This dissertation investigates a number of different but related issues in validating risk measurement models for market risk management. In Chapter 2, we evaluate the effectiveness of backtesting methodologies using the standard binomial approach in addition to the interval forecast backtest, the density forecast backtest and the probability forecast backtest. Our comparison is conducted for three risk measures: value-at-risk, expected shortfall and spectral risk measures. Our goal is to analyze the abilities of various backtesting methodologies in gauging the accuracy of risk models. We ask whether the general results from risk model validation are specific to the narrow backtesting method that have been widely applied in the literature (the binomial test), and whether these results consistently hold for a broad range of risk measures. In addition, we test the importance of distribution and volatility specifications in affecting backtesting results. Based on a Monte Carlo simulation, we provide evidence pertaining to the overall dominance of the density forecast backtest among the hypothesis-based backtesting methods (e.g., the binomial backtest, the interval forecast backtest and the density forecast backtest). We suggest a loss function for SRM, in which the probability forecast backtest is capable of identifying accurate models from among alternative models. We also confirm the empirical findings that the choice of the distribution specification is a more important factor in determining the evaluation performance than the choice of the volatility specification.
The empirical validation of risk measurement models is given in Chapter 3. In this chapter, we investigate the performance of risk models at measuring extreme tail risks in the recent crisis. We focus on two issues: 1) the appropriateness and robustness of risk measures in capturing extreme risks. 2) the suitability and reliability of Extreme Value Theory in modeling the extreme tail events. By using the FTSE 100 index futures and the WTI crude oil futures from Jan 1998 to June 2010 as proxies and based on the backtesting sample from Jan 2008 and June 2010, we assess the appropriateness of risk models and their ability to capture a portfolio’s risk exposures during the recent crisis. We extend and encompasses the existing research in this area by comparing the validation outcomes of the binomial backtest (Kupiec, 1995), the interval forecast backtest (Christoffersen, 1998) and the density forecast backtest (Berkowitz, 2001) in order to assess the appropriateness and robustness of the estimated Value at Risk and Expect Shortfall measures. We pay special attention on the extreme tail risk exposures by applying the generalized Pareto distribution (hereafter GPD) to the underlying process of a risk model. The backtesting results show that first, it is clear that ES is a more appropriate and robust risk measure than VaR in capturing extreme risks, because the rejection made for ES is significant lower than for VaR in three risk models. Second, the GARCH specification with GPD offers significant statistical advantages for measuring risk exposure over the Student’s t or the normal distribution.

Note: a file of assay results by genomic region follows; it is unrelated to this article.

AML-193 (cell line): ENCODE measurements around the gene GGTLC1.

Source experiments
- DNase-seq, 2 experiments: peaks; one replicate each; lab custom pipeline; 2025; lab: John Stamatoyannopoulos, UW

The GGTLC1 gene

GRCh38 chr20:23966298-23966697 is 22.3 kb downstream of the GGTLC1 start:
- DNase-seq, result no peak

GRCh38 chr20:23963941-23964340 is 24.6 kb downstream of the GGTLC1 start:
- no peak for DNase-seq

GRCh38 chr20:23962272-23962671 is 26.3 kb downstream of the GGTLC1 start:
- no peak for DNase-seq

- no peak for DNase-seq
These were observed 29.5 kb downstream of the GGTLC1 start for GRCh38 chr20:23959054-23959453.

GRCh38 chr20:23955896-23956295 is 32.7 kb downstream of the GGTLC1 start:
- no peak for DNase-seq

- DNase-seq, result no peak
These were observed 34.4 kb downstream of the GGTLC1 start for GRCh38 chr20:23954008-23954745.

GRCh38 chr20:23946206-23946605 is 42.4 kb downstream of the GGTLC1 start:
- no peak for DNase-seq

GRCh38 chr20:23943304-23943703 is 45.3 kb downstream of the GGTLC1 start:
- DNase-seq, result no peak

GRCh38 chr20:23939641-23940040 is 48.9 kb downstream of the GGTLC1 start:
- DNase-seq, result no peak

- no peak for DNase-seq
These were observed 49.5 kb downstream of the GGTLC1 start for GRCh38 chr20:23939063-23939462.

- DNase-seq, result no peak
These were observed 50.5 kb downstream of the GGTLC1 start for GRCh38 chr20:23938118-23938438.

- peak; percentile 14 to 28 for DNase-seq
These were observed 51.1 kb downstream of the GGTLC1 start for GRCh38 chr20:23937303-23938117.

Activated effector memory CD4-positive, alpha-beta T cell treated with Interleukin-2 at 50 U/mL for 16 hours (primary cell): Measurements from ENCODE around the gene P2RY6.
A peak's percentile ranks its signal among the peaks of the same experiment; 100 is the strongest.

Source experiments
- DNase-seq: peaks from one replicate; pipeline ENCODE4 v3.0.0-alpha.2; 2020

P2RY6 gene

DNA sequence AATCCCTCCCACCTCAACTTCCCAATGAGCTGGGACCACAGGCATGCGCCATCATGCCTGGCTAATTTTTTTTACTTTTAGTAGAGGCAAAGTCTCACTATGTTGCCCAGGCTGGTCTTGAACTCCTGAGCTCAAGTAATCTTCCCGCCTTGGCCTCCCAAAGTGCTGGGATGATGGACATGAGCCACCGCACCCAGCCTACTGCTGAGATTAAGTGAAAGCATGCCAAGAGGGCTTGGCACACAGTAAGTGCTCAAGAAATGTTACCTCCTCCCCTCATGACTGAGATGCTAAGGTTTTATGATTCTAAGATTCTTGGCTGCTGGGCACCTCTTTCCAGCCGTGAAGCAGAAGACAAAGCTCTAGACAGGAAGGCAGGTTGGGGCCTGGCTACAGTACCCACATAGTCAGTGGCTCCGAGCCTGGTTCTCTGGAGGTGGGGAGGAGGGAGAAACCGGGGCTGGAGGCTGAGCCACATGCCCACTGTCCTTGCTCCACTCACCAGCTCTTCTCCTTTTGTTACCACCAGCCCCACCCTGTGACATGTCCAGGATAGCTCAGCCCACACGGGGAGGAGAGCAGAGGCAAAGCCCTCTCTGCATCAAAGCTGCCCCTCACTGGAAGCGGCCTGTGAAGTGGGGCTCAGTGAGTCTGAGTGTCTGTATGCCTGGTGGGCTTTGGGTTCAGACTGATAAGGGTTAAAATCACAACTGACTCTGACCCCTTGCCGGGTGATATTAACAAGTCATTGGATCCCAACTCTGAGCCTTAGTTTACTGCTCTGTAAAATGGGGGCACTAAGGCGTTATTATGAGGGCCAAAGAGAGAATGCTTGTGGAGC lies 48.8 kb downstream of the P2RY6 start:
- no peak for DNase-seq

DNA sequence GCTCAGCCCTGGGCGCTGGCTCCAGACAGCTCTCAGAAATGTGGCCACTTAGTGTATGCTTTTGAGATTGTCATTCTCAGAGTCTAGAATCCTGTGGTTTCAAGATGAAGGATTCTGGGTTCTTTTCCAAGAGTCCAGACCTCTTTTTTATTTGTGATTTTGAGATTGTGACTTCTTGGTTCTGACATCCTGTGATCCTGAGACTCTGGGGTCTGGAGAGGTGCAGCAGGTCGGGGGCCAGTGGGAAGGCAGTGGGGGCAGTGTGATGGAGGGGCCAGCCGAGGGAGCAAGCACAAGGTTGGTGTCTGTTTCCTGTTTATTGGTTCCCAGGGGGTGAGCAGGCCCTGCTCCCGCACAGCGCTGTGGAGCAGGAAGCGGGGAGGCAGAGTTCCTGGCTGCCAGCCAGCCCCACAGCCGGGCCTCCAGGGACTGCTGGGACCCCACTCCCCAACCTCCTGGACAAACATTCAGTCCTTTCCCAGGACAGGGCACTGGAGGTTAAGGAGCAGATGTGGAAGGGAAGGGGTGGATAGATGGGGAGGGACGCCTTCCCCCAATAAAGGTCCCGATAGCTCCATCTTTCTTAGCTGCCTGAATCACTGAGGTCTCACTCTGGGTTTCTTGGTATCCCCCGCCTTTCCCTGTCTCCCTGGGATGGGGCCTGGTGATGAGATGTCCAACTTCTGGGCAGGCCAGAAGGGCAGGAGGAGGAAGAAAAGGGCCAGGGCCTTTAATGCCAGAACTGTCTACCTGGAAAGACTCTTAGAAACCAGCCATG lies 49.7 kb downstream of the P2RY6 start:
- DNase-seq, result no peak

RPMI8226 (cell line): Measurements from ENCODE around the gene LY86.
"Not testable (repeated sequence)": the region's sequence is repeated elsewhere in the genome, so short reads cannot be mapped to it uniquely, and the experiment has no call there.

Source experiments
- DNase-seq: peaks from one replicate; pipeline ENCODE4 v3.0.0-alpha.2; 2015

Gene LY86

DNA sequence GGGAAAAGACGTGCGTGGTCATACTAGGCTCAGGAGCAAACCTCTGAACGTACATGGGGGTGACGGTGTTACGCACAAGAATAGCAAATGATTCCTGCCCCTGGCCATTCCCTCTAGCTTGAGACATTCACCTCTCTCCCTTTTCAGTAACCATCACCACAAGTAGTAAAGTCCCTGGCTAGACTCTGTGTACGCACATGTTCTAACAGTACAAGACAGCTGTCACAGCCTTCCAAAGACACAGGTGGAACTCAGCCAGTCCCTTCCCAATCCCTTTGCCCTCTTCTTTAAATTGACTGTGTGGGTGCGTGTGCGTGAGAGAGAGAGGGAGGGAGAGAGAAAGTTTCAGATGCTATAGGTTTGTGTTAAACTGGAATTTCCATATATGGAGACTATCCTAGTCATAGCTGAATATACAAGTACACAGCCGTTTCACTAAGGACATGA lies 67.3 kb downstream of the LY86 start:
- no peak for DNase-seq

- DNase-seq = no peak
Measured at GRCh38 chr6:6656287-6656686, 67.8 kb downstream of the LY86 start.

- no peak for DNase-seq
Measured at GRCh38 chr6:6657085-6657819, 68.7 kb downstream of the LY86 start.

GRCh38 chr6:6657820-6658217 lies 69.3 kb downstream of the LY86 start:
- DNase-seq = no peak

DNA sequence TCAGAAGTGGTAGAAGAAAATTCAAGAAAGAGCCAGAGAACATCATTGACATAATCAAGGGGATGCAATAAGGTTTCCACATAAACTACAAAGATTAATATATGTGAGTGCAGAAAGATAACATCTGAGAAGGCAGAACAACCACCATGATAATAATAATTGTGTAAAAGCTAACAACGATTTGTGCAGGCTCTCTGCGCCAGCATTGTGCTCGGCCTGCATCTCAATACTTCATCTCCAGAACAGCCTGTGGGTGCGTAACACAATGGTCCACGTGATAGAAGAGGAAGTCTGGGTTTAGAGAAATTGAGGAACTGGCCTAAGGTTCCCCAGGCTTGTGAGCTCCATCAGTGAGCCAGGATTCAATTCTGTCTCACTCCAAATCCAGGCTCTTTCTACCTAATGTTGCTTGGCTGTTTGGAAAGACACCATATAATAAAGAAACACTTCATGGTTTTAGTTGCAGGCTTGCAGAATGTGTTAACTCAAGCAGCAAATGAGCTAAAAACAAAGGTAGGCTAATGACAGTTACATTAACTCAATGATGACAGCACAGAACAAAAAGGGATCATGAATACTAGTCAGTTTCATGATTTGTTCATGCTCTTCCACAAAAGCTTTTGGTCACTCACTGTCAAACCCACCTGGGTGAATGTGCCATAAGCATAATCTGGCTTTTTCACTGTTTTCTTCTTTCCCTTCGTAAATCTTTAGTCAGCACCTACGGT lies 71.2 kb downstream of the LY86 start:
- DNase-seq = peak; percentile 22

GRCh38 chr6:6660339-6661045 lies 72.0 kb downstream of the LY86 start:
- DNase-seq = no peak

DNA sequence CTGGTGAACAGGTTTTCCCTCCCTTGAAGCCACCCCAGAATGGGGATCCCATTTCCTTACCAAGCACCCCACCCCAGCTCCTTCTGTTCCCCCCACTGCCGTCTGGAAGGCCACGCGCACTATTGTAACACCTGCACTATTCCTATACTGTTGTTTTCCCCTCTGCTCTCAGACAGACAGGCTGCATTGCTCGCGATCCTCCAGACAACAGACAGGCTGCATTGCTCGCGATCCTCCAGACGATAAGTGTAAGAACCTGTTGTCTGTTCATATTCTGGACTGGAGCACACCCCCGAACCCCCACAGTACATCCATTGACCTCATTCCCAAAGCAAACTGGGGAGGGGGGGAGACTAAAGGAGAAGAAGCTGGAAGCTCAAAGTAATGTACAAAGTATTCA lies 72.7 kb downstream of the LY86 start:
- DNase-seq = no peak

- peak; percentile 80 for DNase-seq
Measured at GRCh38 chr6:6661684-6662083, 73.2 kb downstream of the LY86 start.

Chapter 4 extends the previous study by investigating the model risk associated with the omission or the misspecification of risk factors in the underlying process and its impact on the performance of a risk measurement model. We pay special attention to testing if the risk factors of nonlinearity, stochastic volatility and jumps that are essential components of underlying interest rate dynamics. We investigate whether the risk factors found to be important for in-sample performance retain their materiality for out-of-sample forecasts and whether the best in-sample performing models still outperform out-of-sample forecasts. We contribute to the existing literature by providing a comprehensive empirical study of the out-of-sample performance of a wide variety of popular interest rate models in defining material risk factors in interest rate dynamics. Using the three-month T-bill as a proxy for short-term interest rates and based on the VaR backtesting procedure, we find that introducing nonlinear drift does not provide significant improvement in capturing the interest rate dynamics for both in-sample and out-of-sample performance. A linear drift specification is adequate for the purpose of modeling the conditional mean of the T-bill data. However, introducing a GARCH effect provides significant improvement in in-sample performance. Such an effect, in conjunction with jumps, provides a significant improvement in out-of-sample performance. In addition, jump-diffusion models tend to effectively capture excess kurtosis and heavy tails in interest rates for both in-sample and out-of-sample performance. We find that a linear drift model with either GARCH or level effects or both effects, combined with jumps, performs well in relation to VaR backtesting results.
Chapter 5 presents the main conclusions and directions for further research.